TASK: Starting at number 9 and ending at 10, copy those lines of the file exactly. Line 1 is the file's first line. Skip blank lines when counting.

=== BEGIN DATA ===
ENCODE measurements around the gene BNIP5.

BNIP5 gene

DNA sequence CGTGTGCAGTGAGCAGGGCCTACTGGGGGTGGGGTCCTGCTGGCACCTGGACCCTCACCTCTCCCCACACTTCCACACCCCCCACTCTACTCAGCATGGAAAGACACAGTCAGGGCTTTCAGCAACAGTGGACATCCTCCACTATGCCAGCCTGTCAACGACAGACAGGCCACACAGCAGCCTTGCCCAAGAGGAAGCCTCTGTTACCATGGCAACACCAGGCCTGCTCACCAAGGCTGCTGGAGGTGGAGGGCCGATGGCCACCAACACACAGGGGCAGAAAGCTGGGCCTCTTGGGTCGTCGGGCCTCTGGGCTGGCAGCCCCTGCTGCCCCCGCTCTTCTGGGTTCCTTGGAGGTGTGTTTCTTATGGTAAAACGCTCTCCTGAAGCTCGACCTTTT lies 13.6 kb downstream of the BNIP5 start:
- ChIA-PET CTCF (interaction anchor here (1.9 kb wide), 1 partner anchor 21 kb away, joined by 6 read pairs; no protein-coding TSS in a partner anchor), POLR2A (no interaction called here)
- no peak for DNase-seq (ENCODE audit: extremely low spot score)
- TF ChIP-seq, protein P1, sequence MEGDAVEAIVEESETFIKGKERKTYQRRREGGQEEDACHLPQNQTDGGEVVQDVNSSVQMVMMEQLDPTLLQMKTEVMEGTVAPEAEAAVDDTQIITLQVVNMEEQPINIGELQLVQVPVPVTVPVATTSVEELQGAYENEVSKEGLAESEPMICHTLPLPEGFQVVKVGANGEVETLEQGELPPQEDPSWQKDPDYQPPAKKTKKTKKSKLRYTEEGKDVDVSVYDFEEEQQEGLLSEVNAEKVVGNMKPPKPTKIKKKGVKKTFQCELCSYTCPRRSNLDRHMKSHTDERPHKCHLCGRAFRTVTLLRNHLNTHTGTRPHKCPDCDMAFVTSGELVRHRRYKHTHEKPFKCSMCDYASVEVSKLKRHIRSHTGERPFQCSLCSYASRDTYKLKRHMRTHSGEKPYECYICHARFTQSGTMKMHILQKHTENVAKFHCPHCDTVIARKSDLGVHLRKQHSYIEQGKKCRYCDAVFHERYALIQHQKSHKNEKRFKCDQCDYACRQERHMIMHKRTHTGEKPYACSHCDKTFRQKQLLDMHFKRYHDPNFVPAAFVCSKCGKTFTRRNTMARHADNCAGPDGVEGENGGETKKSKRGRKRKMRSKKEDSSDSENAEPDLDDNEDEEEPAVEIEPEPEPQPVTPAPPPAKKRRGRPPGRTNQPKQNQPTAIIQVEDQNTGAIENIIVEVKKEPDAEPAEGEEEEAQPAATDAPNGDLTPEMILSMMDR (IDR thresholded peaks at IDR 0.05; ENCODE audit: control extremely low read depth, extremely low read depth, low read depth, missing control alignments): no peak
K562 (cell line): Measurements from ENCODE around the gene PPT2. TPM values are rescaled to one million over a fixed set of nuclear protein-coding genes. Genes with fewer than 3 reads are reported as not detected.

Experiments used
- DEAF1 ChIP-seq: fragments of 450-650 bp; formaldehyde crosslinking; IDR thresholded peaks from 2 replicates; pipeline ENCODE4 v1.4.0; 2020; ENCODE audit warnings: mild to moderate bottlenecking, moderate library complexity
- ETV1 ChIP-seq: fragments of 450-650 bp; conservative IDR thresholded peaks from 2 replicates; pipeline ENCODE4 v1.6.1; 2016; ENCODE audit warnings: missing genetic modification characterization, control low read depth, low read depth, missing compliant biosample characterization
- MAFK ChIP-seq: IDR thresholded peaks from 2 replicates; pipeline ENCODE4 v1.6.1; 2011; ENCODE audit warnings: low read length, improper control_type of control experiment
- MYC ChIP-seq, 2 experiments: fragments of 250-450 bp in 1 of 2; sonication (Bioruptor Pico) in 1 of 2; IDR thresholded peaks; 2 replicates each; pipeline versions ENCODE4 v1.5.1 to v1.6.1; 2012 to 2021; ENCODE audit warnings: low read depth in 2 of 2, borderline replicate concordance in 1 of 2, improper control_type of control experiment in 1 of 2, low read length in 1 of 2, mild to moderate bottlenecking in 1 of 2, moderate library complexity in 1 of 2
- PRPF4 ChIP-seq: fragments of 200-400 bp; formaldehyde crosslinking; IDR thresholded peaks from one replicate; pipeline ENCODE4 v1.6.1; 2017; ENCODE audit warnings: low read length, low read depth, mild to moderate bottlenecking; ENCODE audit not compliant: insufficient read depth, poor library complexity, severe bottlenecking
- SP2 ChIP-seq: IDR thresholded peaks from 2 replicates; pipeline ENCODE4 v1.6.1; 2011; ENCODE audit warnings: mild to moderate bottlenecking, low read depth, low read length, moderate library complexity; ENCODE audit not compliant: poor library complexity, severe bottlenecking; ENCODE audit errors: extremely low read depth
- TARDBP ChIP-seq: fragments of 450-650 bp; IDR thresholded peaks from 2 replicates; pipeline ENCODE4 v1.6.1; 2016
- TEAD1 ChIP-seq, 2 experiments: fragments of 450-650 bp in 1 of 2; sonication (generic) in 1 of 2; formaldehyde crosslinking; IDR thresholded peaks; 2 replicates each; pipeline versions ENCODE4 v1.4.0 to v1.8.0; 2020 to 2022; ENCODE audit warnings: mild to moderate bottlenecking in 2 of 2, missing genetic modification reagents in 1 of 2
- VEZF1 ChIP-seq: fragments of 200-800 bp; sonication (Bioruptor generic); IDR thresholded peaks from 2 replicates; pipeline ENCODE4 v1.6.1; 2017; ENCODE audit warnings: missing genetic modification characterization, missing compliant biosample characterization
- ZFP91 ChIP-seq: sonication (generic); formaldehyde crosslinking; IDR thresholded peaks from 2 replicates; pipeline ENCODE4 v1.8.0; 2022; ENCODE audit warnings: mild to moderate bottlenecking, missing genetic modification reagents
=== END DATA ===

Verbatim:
- DEAF1 ChIP-seq: fragments of 450-650 bp; formaldehyde crosslinking; IDR thresholded peaks from 2 replicates; pipeline ENCODE4 v1.4.0; 2020; ENCODE audit warnings: mild to moderate bottlenecking, moderate library complexity
- ETV1 ChIP-seq: fragments of 450-650 bp; conservative IDR thresholded peaks from 2 replicates; pipeline ENCODE4 v1.6.1; 2016; ENCODE audit warnings: missing genetic modification characterization, control low read depth, low read depth, missing compliant biosample characterization